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SIDS and Sleep-Related Infant Deaths in Kentucky

In Kentucky, the infant mortality rate is higher than the national average. Every five days a baby dies with a sleep-related risk factor in Kentucky. SIDS (Sudden Infant Death Syndrome) is the sudden death of an infant less than one-year old that cannot be explained after a full investigation. SIDS cannot always be avoided, but there are ways to lower the chances of SIDS by following Safe Sleep practices.

In 2013, 9 out of 10 sudden unexpected infant deaths included at least one sleep-related risk factor. In Kentucky, an infant is 70 times more likely to die from unsafe sleep than from a motor vehicle accident. The most common sleep-related risk factors were babies placed on unsafe sleep surfaces like couches, recliners, or an adult bed, and over half of the sleep-related deaths in 2013 in Kentucky had bed-sharing documented.

In order to reduce the risk of any infant dying due to unsafe sleep, the ABCs of Safe Sleep should be practiced every time a baby sleeps. A, B, C, and D stand for the following: 

A is for Alone. Stay Close, Sleep Apart.
B is for Back. On Your Back, for Nights and Naps.
C is for Crib. In a Clean, Clear, Crib.
D is for Danger. Be Aware, Not Impaired. Drinking, drug use, exhaustion, and guests may impair your ability to care for your baby, making bed sharing and other unsafe sleep even more dangerous for your baby.

In October 2015, the Kentucky Department for Public Health (DPH) launched the Safe Sleep Campaign. It is a statewide effort to raise awareness of the importance of Safe Sleep for babies and lower the number of SIDS-related deaths in Kentucky.

The purpose of the Safe Sleep Kentucky campaign is to prevent infant deaths by educating the public in ABCD, the four letters associated with the best practices to make sure infants sleep safely. The campaign aims to help inform new and experienced parents, grandparents, and caregivers on the importance of Safe Sleep for babies.

The campaign also hopes to promote Safe Sleep through medical experts and professionals within the healthcare community so they and parents alike become familiar with, practice, and actively promote these simple steps to save babies lives.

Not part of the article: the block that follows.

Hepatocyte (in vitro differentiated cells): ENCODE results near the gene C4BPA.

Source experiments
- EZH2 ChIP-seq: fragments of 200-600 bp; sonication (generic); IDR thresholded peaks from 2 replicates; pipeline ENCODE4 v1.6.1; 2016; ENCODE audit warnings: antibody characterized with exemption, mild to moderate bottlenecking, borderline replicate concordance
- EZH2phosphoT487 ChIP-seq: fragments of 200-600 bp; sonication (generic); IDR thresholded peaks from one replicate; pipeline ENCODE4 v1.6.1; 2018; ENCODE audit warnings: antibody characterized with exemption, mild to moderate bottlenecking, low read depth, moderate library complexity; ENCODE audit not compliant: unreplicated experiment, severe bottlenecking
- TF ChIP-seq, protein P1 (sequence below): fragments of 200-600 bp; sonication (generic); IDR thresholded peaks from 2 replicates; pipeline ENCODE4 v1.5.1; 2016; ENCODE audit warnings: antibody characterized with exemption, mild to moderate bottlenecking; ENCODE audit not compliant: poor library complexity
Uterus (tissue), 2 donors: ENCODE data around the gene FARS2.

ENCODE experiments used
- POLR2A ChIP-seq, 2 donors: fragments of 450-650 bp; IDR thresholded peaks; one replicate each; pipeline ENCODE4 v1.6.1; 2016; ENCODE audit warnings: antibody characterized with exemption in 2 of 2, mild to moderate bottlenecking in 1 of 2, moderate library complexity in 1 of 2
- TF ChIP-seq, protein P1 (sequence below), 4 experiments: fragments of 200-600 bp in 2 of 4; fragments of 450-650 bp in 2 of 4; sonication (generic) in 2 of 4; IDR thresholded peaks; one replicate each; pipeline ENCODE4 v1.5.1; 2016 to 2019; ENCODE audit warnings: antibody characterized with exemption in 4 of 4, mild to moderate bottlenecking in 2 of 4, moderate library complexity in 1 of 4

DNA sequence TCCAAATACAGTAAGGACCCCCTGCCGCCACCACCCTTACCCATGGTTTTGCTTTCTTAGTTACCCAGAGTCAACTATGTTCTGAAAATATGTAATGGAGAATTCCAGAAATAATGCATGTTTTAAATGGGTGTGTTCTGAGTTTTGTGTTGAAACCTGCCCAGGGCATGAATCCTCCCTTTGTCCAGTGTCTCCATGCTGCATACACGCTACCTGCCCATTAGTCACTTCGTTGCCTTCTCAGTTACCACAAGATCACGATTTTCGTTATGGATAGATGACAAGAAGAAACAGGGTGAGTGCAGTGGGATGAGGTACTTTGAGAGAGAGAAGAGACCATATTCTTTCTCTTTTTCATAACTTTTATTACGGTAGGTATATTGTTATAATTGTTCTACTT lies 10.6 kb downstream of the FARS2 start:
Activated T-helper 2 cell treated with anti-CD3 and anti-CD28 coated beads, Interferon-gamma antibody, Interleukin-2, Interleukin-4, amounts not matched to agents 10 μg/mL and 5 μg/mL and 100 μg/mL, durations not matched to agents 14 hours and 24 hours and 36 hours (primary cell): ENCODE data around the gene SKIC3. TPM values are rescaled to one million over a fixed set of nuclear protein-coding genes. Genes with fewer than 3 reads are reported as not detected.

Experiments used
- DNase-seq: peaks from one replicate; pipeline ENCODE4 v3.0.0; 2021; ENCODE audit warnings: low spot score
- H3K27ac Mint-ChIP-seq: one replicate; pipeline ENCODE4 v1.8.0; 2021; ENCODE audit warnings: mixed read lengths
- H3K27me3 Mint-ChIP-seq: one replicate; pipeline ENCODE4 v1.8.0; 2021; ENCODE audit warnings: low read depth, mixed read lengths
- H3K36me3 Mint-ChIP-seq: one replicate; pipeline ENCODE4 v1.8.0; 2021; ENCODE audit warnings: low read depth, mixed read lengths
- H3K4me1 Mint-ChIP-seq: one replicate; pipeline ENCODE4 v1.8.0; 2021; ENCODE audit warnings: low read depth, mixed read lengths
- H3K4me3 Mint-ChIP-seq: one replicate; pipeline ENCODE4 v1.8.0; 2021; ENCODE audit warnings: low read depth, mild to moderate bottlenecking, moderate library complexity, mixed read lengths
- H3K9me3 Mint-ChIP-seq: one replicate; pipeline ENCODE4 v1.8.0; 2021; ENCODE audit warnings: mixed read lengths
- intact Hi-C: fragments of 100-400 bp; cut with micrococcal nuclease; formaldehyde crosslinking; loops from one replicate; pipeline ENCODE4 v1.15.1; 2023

Safe Sleep Kentucky FAQ

Where is the safest place for my baby to sleep?
Whether at night or during nap time, a baby should always sleep on their back in a crib, bassinet, or pack & play. Back-sleeping on a firm mattress in a crib, bassinet or pack and play decreases the risk for SIDS. It does NOT increase the risk for choking or affect baby’s sleep quality.

Why should I place my baby on his or her back to sleep?
Research shows that the back sleep position is the safest for babies. The back sleep position carries the lowest risk of SIDS. Research also shows that babies who sleep on their backs are less likely to get fevers, stuffy noses, and ear infections. The back sleep position makes it easier for babies to look around the room and to move their arms and legs.
Remember: Babies sleep safest on their backs, and every sleep time counts!

Why shouldn’t I use crib bumpers in my baby’s sleep area?
Bumper pads and similar products that attach to crib slats or sides are frequently used with the thought of protecting infants from injury. However, evidence does not support using crib bumpers to prevent injury. In fact, crib bumpers can cause serious injuries or death. Keeping them out of your baby’s sleep area is the best way to avoid these dangers.
Before crib safety was regulated, the spacing between the slats of the crib sides could be any width, which could be dangerous to infants if they were too wide. Today’s cribs must meet safety standards that prevent the slats from being too wide, so bumper pads are no longer needed.

Is sleeping with my baby safe?
No. Room sharing is sleeping in the same area, so that you are able to see, hear, and/or touch your baby. Sleeping in the same room as your baby is highly encouraged, but sleeping on the same surface as your baby is not. What is not OK is when you and your infant are sleeping on the same surface, whether it is an adult bed or a couch.
The American Academy of Pediatrics recommends room-sharing, not bed-sharing, because an adult bed presents many hazards that can cause an infant to choke, suffocate or become trapped.

How do I tell others about how to put a baby to sleep?
Tell everyone about the ABC’s (Baby sleeps ALONE, on their BACK and in a CRIB) and insist that your baby is always placed in their Safe Sleep Space for all sleep.
In a respectful manner, teach caregivers the ABCs of Safe Sleep and why following these steps will help keep infants safe. Share the Safe Sleep Kentucky website and other resources with them so they can find information on their own, and encourage them to talk with their pediatrician if they have questions.
Spread the word: when it comes to a baby’s safety, people will listen.


Alone - Stay Close, Sleep Apart

Share the room, not the bed. The safest place for your baby to sleep is in your room, but NOT your bed.

Back - On Their Back for Nights and Naps

A baby should always sleep on their back at night and during nap time. Back sleeping on a firm mattress in a crib or play yard decreases the risk for SIDS.

Crib - Clean, Clear Crib

A baby’s crib should contain a fitted sheet only; no blankets, toys, pillows, bumpers, or other items that could cover a baby’s face and suffocate them. Cribs, bassinets and play yards with firm mattresses are the only safe places for babies to sleep.

Danger - Be Aware, Not Impaired

Drinking and drug use impair your ability to care for a baby, making bed-sharing and other unsafe sleep even more dangerous for the baby.